Originally Published - June 4, 2014
Every company needs customers to stay in business. No customers means no sales; no sales means no revenue; and no revenue means no business. But customers don’t just come out of the woodwork the second you set up shop.
No, you have to spend money to attract prospects and convince them to become customers. You have to “buy” customers.
There’s only one problem.
You Can’t Afford Your Customers
Are you paying too much for customers? Here’s a clue: if what you’re paying to attract and keep customers outweighs what they’re paying to be customers, then you’re losing money.
Cost of acquiring and retaining customers > Lifetime value of customers = Loss
If it seems simple, that’s because it is. But the challenge isn’t in the understanding; the challenge is in the application.
- Pay per click rates for your most important search engine keywords have increased. Should you pay the higher costs?
- The competition is setting a new standard by spending more on wooing prospects. Does it make sense to increase your marketing budget to fight fire with fire? If so, how much more can you afford to spend?
- You’ve been considering running a promotional offer to attract more first-time customers. How much money can you put towards the campaign and still make a profit?
- Your customer support team is unable to keep up with the large amount of service requests, so you’d like to hire additional representatives. How many more can you hire and at what salary?
- Customer attrition is at an all-time high. Can you afford to offer loyalty discounts to increase repeat business? If so, what kind of money are you able to put towards the incentives?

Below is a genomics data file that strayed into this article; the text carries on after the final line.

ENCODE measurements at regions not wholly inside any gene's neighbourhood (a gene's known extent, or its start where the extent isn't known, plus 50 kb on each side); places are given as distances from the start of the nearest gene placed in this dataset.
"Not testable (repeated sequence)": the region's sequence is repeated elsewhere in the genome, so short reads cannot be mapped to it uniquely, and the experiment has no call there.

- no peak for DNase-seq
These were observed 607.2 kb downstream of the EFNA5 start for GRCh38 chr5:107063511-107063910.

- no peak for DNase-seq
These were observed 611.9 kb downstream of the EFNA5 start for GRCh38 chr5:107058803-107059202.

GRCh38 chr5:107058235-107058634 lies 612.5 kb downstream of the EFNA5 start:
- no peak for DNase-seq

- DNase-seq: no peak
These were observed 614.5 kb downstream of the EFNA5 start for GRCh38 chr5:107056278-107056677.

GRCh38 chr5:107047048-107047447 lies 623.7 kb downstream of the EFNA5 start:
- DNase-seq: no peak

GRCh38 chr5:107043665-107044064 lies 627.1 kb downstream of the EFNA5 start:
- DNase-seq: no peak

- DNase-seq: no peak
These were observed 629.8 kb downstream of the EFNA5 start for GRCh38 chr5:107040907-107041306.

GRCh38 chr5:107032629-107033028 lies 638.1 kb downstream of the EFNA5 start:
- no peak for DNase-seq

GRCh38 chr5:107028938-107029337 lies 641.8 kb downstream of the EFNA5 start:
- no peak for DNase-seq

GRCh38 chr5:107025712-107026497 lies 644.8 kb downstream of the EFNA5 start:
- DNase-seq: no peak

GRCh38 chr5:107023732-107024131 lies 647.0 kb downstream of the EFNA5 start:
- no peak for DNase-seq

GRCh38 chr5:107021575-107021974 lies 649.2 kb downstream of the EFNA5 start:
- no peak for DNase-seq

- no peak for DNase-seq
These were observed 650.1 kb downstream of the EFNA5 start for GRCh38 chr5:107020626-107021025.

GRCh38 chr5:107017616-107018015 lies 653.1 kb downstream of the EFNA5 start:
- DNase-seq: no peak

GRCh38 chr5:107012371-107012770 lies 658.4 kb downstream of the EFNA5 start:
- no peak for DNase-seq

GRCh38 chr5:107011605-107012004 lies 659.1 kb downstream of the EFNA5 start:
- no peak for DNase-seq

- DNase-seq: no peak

- The sales team is shopping for new CRM software with more advanced features. How much can you afford to spend?
Many businesses answer these questions blindly. By the time they realized they’ve bitten off more than they can chew, it’s too late and the damage has been done. And the damage from a single, ill-informed decision may be just enough to cripple a business permanently.
What You Don’t Know Will Hurt You
The good news is that this customer acquisition and lifetime value calculator tool gives you the information you need to make confident decisions in the future. Follow the link above to explore the online version or even better, download the calculator to have a copy for yourself:
Want to decrease customer acquisition and retention costs? You could…
- Broaden marketing reach
- Decrease marketing expenses
- Improve the conversion rate
- Increase workforce productivity
- Reduce CRM expenses
- Renegotiate outsourced marketing/customer service contracts
Want to increase customer lifetime value? You could do all of the above, plus…
- Increase the average spend amount per purchase
- Grow the average number of purchases per customer
- Improve the average gross margin per purchase
- Raise the customer retention rate
It’s empowering to have so many options available for addressing the same problems.
Armed with this tool, it’s key to regularly monitor your customer costs (acquisition plus retention) and lifetime value so you can track progress. Always go back to the original equation to see how the metrics compare against each other. At what year does the customer lifetime value exceed the acquisition and retention costs? If it takes five years to be profitable, is that acceptable?
That all depends on your cash flow. Will you have enough cash to float the company for five years while you wait to make your money back? Five years is a long time; your business may not be able to last that long without a positive net cash flow. Many businesses can’t survive unless they become profitable in their second year.
Obviously, the sooner you can make customers profitable the better, so tweak your variable inputs and find out what metrics you need to improve to reach your profitability goals. Knowledge is power!
Have you successfully managed your customer acquisition costs and improved customer lifetime value? Share your insights in the comments section below!